In this guest post, Patrick Hurley, vice president of Global Implementation at Thomson Reuters Elite, reflects on his recent presentation at the LawTech Futures 2014 conference in London, England.

LawTech Futures grows bigger, more varied, more interesting and more inspirational every year I attend…and this year was no exception. Despite arriving in the UK that morning from a lovely, sunny holiday vacation, walking into the buzz at Queen Elizabeth II Conference Centre made me instantly forget I was back in the land of cold, grey, damp London: the atmosphere was truly that positive, upbeat and invigorating.

This year, I had the opportunity to deliver a presentation about the vision we at Thomson Reuters have for the future of the legal space.

Patrick Hurley, VP of Global Implementation for Thomson Reuters Elite, being filmed at the LawTech Futures 2014 conference in London

Patrick Hurley, VP of Global Implementation for Thomson Reuters Elite, being filmed at the LawTech Futures 2014 conference in London

The technology challenge every law firm faces for the future is keeping up with the constantly changing external technology environment whilst simultaneously meeting the specific legal requirement needs of their firm. What new technology is going to exist in five years time, like tablet computers, that law firms will suddenly need to embrace? And what new client or regulatory demand for law firms, like e-billing or complying with the Jackson Reforms, will require a technology solution?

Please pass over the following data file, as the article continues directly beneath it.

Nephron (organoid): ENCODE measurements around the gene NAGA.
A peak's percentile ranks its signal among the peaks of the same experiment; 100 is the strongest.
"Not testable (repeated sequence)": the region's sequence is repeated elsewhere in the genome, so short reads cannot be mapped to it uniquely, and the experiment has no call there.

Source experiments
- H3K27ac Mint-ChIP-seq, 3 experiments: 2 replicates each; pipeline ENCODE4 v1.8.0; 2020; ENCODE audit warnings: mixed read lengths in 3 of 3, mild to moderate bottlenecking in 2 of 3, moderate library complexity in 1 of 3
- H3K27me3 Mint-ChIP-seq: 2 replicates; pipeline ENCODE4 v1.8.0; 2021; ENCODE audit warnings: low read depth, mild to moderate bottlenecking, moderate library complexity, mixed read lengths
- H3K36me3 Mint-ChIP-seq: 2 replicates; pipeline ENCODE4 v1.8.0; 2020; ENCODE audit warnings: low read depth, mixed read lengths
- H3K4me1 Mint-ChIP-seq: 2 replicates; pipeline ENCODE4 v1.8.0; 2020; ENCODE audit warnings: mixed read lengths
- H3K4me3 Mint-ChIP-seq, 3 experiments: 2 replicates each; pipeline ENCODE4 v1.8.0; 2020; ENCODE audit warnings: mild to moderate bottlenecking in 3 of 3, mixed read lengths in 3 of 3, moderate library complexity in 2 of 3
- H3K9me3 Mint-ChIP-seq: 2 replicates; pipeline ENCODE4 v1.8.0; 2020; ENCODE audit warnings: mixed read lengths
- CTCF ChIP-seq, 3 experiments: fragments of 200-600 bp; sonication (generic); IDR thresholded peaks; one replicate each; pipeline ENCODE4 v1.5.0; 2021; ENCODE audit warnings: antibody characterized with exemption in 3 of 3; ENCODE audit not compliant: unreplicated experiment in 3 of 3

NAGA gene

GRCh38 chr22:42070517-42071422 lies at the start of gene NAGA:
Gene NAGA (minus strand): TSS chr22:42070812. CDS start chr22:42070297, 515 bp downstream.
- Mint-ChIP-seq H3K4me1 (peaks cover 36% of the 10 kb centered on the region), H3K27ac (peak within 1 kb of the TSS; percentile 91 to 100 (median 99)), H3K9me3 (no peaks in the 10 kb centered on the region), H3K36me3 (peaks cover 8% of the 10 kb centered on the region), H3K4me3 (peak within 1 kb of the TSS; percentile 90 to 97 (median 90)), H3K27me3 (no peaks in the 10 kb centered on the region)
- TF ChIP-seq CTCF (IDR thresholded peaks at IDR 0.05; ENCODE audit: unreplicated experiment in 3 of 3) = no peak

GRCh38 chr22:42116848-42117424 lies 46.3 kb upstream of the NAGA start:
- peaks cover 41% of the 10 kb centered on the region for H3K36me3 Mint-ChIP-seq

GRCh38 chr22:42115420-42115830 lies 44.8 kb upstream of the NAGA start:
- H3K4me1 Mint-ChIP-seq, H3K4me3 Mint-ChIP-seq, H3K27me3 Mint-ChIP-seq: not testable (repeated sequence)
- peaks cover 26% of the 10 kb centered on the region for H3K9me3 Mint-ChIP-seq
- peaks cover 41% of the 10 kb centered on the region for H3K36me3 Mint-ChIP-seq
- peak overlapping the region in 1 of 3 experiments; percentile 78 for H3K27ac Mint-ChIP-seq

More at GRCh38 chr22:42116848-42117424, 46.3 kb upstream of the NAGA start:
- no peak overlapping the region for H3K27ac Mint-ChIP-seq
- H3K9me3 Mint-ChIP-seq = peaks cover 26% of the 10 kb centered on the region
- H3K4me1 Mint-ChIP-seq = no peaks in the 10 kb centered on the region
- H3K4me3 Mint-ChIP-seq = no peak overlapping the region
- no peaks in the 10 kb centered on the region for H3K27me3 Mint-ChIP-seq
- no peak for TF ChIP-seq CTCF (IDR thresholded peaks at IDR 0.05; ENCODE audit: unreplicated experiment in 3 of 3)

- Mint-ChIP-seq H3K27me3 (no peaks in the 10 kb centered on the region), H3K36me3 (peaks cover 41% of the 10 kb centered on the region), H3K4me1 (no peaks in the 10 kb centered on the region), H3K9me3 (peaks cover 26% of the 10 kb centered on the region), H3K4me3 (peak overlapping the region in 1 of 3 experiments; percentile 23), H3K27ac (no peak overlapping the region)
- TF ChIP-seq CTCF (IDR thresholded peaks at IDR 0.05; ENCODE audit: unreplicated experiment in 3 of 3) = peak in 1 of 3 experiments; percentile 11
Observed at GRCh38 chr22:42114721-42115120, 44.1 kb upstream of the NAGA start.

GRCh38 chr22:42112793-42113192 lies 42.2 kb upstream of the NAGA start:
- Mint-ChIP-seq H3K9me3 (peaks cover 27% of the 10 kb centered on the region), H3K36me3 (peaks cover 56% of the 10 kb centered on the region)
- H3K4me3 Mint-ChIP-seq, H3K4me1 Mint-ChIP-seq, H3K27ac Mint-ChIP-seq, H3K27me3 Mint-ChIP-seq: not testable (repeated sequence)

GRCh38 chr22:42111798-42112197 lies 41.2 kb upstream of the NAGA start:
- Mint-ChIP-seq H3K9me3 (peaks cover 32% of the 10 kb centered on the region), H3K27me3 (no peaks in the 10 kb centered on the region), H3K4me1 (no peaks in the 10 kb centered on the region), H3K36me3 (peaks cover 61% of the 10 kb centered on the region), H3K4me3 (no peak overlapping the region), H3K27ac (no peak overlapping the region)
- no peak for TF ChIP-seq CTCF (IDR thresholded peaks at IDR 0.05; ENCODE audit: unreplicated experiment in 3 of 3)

Every firm we speak to has a complex mosaic of technology solutions today that has developed over time, and that complexity is only going to increase exponentially without a carefully planned technology strategy.

The days when simple data “integration,” like sharing of client and matter numbers across different systems, offered the requisite functionality for lawyers and law firm staff to work efficiently are gone. Now, we need true interoperability between systems. We need the capability to launch, move and monitor business workflows between different systems at will, all through a seamless, consistent and intuitive user experience.

Thomson Reuters Elite is building what we hope will future-proof our clients from the constantly changing technology environment and functionality requirements, and that will provide the interoperability and single user-interface that the future demands. I was able to show off the architectural diagram for the new Elite Integration Framework, as well as a few screen shots from Workspace, which will be released this year, and the reception was overwhelmingly positive.

Of course, it would be nice to be able to start with a blank slate and create one single database and one single platform for an entire firm to run its entire business, but even if we could do that today, we know that it would be out-of-date when the next new widget or regulatory demand falls into our laps.

What law firms need is a framework that will cater to whatever the future might bring, without any disruption to the lawyer’s user experience. We think Elite Workspace will do just that, and the feedback we heard at LawTech Futures validates those feelings.

It was a great day and a fantastic opportunity to find old friends, and new!

Check out this video from e-know.net titled “Using cloud computing to improve client experience in the legal sector,” which was filmed at the conference and in which I was interviewed: